--BPappas 21:30, 2 November 2008 (UTC)

Biologically interesting functions can be immobilized by attaching the (hydrophilic) moiety to a hydrocarbon chain and making it surface active. For example:

DNA surfactant immobilized via its hydrophobic tails. Its DNA head strand is capable of binding to its complementary strand tagged with a rhodamine fluorescence label).
Lu et al. Current Contents in Colloid & Interface Sci, 12, 60, 2008.

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Particles as surfactants

Binks, Current Contents in Colloid & Interface Sci., 21, 68, 2002.

An analysis of the interfacial energy required to remove a partially partially wetted particle into either the oil or water phases (contact angle measured through the water phase) give the following two equations:


 & \Delta F_{1}=\pi r^{2}\sigma _{12}\left( 1-\cos \theta  \right)^{2} \\ 
& \Delta F_{2}=\pi r^{2}\sigma _{12}\left( 1+\cos \theta  \right)^{2} \\ 


Calculated for a 10 nm radius particle at the O/W interface with an interfacial tension of 36 mN/m. Contact angle measured through the oil phase.
Morrison, Fig. 22.4

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"Typical" soap phase diagram

Phase diagram for sodium stearate-water. McBain, 1950, Fig. 17.23, p. 263.
“Soaps are remarkable in that their aqueous solutions, depending upon the temperature and concentration, exist as different phases, some being ordinary isotropic, clear, transparent, fluid solutions, colloidal except in extreme dilution; and other being liquid crystalline, anisotropic, plastic, and translucent. Among the latter are middle soap, soap boiler’s neat soap, superneat, superwaxy, subneat, and neat soap phases..”

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Surfactant self assembly

When concentrations of surfactants reach critical levels, several unusual properties are observed that indicated that changes have occurred in the liquid's structure. Above a critical concentration, which varies depending on the surfactant, the osmotic pressure and surface tension remain constant while self-diffusion decreases and light-scattering increases. These observations are consistent with a transition from single surfactants to organized structure of the surfactants.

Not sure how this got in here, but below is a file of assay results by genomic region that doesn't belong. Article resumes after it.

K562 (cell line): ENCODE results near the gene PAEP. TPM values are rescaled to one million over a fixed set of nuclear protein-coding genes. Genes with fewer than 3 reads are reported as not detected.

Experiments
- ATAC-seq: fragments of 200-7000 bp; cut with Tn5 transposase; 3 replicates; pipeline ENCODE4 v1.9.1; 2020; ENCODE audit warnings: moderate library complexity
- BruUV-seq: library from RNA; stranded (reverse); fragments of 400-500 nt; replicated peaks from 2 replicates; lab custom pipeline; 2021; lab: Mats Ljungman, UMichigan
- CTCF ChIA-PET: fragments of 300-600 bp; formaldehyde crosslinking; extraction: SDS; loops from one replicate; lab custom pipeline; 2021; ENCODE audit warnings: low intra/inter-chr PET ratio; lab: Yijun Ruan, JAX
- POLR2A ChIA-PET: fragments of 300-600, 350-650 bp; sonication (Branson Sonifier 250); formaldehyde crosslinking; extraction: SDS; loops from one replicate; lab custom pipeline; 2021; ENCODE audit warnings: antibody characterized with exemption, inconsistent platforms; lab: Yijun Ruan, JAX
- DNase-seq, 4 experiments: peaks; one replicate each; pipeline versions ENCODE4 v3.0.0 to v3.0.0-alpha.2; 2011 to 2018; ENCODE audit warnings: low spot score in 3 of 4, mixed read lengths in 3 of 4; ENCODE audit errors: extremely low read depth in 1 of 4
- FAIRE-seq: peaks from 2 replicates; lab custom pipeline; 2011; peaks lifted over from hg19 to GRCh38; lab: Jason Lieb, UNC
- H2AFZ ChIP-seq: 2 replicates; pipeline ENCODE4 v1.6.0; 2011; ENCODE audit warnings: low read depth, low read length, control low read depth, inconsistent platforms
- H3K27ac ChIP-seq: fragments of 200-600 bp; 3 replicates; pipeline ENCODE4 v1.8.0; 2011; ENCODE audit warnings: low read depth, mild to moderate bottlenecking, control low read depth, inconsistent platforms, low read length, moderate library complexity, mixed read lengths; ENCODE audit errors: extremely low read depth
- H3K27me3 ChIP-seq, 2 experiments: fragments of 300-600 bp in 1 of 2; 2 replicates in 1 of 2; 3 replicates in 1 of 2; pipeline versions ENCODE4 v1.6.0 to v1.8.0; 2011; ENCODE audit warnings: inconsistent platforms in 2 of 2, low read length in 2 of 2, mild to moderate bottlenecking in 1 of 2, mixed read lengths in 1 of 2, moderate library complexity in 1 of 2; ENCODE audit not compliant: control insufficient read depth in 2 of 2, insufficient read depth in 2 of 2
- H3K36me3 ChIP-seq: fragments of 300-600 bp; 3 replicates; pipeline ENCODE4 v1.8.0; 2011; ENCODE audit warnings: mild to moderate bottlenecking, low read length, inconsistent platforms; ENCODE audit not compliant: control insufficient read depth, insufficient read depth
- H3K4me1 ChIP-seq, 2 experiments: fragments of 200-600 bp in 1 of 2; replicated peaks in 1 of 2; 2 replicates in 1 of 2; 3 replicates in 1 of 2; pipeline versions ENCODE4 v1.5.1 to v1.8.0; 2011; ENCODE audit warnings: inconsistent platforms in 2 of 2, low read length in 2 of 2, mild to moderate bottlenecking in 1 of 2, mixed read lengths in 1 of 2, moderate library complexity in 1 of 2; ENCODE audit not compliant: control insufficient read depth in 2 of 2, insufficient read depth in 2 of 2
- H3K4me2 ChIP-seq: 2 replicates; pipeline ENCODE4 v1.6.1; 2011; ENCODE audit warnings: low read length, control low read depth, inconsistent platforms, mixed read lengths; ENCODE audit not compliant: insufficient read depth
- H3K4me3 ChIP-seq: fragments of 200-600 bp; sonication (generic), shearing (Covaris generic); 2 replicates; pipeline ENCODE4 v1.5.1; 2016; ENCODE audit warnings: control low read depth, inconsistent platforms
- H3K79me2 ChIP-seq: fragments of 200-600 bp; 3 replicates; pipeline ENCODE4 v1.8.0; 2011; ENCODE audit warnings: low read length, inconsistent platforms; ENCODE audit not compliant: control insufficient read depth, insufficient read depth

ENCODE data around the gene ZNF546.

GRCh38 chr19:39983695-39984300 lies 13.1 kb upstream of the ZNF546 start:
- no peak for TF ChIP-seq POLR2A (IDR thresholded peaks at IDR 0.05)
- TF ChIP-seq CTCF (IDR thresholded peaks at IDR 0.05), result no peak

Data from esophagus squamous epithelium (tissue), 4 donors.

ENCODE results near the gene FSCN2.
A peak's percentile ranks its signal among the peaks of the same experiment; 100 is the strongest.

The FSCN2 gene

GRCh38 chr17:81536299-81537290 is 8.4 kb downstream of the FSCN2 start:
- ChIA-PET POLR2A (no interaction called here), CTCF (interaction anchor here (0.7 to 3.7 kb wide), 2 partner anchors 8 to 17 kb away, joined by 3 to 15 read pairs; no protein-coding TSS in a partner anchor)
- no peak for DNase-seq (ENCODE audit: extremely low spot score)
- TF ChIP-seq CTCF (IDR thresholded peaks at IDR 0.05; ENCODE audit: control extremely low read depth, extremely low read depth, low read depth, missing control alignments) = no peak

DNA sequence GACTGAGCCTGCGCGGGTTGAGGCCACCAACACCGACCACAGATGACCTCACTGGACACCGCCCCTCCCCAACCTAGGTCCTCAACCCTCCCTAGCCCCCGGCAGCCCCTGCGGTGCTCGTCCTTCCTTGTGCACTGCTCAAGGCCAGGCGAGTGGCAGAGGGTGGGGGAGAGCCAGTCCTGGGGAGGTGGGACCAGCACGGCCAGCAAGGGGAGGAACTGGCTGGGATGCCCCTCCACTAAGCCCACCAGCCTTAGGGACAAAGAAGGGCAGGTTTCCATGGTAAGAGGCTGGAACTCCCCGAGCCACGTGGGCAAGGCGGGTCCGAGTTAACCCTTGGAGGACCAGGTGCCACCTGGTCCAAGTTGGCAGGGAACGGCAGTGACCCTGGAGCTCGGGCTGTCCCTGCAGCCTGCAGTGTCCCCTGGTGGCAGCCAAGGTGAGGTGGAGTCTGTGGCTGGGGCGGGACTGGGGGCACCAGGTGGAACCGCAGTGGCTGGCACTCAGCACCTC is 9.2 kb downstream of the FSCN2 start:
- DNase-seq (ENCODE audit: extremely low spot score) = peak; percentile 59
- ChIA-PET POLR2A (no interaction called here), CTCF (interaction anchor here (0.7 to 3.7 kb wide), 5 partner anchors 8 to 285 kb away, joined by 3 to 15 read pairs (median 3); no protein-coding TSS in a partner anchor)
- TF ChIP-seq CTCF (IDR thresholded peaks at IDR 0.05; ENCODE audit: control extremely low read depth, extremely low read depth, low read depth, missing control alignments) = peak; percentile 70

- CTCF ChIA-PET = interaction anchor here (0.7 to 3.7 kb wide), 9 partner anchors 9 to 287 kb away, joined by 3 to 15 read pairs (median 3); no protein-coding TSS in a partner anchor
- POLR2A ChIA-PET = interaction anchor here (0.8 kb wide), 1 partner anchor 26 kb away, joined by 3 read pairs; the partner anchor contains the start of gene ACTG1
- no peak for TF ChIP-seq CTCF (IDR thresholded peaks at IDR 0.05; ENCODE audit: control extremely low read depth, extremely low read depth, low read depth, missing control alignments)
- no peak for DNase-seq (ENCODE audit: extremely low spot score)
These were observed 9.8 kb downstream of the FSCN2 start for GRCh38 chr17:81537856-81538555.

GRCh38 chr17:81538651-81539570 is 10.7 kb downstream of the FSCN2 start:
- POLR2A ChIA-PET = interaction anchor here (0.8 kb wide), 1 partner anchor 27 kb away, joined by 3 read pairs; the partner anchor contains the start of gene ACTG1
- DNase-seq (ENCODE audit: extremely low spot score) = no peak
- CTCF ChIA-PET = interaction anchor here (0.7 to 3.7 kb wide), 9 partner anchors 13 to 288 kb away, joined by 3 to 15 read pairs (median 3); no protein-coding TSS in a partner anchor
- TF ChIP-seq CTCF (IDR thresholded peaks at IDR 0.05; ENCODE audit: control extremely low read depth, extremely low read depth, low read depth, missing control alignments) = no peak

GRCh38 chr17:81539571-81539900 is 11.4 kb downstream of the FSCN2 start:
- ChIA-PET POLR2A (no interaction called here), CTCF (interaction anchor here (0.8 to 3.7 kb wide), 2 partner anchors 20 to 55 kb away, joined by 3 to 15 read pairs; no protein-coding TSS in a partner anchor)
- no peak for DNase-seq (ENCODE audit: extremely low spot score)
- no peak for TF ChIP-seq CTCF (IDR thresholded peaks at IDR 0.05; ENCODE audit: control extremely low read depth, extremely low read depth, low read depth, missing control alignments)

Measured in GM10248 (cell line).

This self-assembly in surfactant micelles leads to a variety of different structures. These are nicely described in a picture in the lecture. Initially, surfactants gather in micelles with the non-polar portion directed towards the center (assuming we are discussing an aqueous solution). Many of these structures are studied in water because it is the most effective solvent to use for observing their formation.

Have these structures ever been directly observed? Is there any experimental evidence for bicontinous structure? From a quick literature search, it seems that they are only found in simulations.

source: Holmberg et al.

Evans Fig 1-6b.png
Evans Fig 1-6a.png
(a) Spherical micelles with an interior composed of the hydrocarbon chains and a surface of the polar head groups (pictured as spheres) facing water. (b) Cylindrical micelles with an interior composed of the hydrocarbon chain and a surface of the polar head groups facing water. The cross-section of the hydrocarbon core is similar to that of micelles. The micellar length is highly variable so these micelles are polydisperse. (c) Surfactant bilayers which build up lamellar liquid crystals have for surfactant-water systems a hydrocarbon core with a thickness of ca. 80% of the length of two extended alkyl chains. (d) Reverse or inverted micelles have a water core surrounded by the surfactant polar head groups. (e) A bicontinuous structure with the surfactant molecules aggregated into connected films characterized by two curvatures of opposite sign. (f) Vesicles are build from bilayers similar to those of the lamellar phase and are characterized by two distinct water compartments.(Description from Holmberg et al. Fig. 2.1, p. 40; Diagrams from Evans et al., Fig. 1.6, pp 14-15).